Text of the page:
A “smoke meeting” is being held in Boise this week. It will interesting to see if anything that will benefit the health of firefighters will come out of the meeting. We understand that at least one actual medical doctor is beginning to be involved in smoke studies related to wildland firefighters, which is a step in the right direction.

More information about wildland firefighters and smoke. It begins on page 8 (page 74 of the main publication).

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Cancer risk and smoke exposure among wildland firefighters

NIOSH and the U.S. Fire Administration are conducting a study of cancer among firefighters. HERE is a 2.1 Mb Powerpoint presentation describing the project.  I talked with the physician/epidemiologist, Dr. Tom Hales, who is a co-investigator for the study which began in October, 2009 led by Travis Kubale, the study’s primary project officer. He said that over the next four years they will study firefighters from three fire departments: San Francisco, Chicago, and the District of Columbia. They will look at the causes of death of firefighters that have worked for the departments over the last 50 years and compare that with tumor registries in their local communities and the National Death Index for cause of death.

Dr. Hales said that they will ask the firefighters in the study if they have ever worked on wildland fires, but other than that, they will not collect data on firefighters who specialize in wildland fires. He also said that NIOSH has no plans to specifically study cancer rates among wildland firefighters, but emphasized that NIOSH has collected data on smoke exposure on active wildfires and prescribed fires (see below).

What about wildland firefighters?

It is unfortunate that wildland firefighters will not be evaluated in this study, but you have to consider that the probably-flawed TriData study only looked at structural firefighters, and the IAFF and IAFC who helped to push for this new study spend most of their energy and political capital on structural fire.

There needs to be a concerted effort to conduct a similar study on wildland firefighters. It should be led by a physician/epidemiologist and should evaluate the long term health and occurrence of cancer and other diseases among wildland firefighters. There is a lot of grant money out there and it should be possible to get some of it pointed towards this overlooked niche of firefighting.

Wildfire Today is calling out the following organizations to get together and put some pressure on FEMA, NIOSH, and the U.S. Fire Administration to get this done:

  • National Park Service
  • Bureau of Land Management
  • U.S. Fish and Wildlife Service
  • Bureau of Indian Affairs
  • U. S. Forest Service
  • National Wildfire Coordinating Group and their Risk Mgt. Comm.
  • State land management agencies
  • International Association of Wildland Fire
  • International Association of Fire Chiefs
  • International Association of Fire Fighters
  • Federal Wildland Fire Service Association

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Below are links to studies about smoke exposure on wildfires, as well as excerpts from a bibliography on the same subject.

Continue reading

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USFA issues statement about TriData presumptive cancer report

The United States Fire Administration has issued a statement regarding the very controversial report that was written by TriData a few weeks ago.  As Wildfire Today covered on April 20, the report, which gathered information from some selected studies, discounts some links between cancer occurance and firefighters. The National League of Cities (NLC) paid TriData to complete the report.  The IAFF and the IAFC think the NLC is trying to eliminate presumptive cancer legislation for firefighters.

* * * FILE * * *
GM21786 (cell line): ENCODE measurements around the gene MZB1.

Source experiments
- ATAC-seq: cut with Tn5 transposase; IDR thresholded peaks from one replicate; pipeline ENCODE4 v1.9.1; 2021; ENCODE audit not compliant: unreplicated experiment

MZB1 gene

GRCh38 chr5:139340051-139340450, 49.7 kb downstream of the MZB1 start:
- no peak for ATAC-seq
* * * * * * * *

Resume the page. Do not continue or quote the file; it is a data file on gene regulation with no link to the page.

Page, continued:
The USFA statement is HERE, but below are some excerpts:

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The United States Fire Administration (USFA) has completed its review of a recently released study conducted by the TriData Division of the System Planning Corporation, analyzing firefighter presumptive cancer legislation and attempting to prove or disprove a correlation between firefighting activities and the occurrence of cancer. While this study is considered thoughtful and well-presented, its results are scientifically inconclusive, and indicate that more expansive study is in order.

Acting United States Fire Administrator Glenn A. Gaines noted, “The results of this report clearly indicate that more study and analysis is necessary. It is much too early to abandon presumptive laws and benefits for firefighters who present with cancers. To make such a quantum leap at this point in time may be premature.”

As a long time partner of all of the nation’s firefighters and fire service organizations, USFA has regularly and continually supported research efforts, specific training, and other initiatives focusing on firefighter wellness and safety issues.

“As with all truly professional disciplines, the fire service must be willing to support independent third party research and reviews of our profession as well as its actions and approaches,” said Administrator Gaines. “Just as importantly, and like other professions, we must also focus on prevention and mitigation strategies limiting exposure to toxins and carcinogens by firefighters, be they career or volunteer.”

Future research efforts in the area of firefighter cancer must recognize the myriad dangers faced by firefighters throughout our country, be it asbestos in the older factories of the east, chemical and plating plants in the Midwest, or wildland fires that occur each year throughout the country.

Any future studies must include methodologies to adequately recognize those firefighters who have already experienced legacy exposures, and must include definitive measures of the effectiveness of the improved PPE, decontamination equipment, and diesel exhaust systems placed in service over the past decade.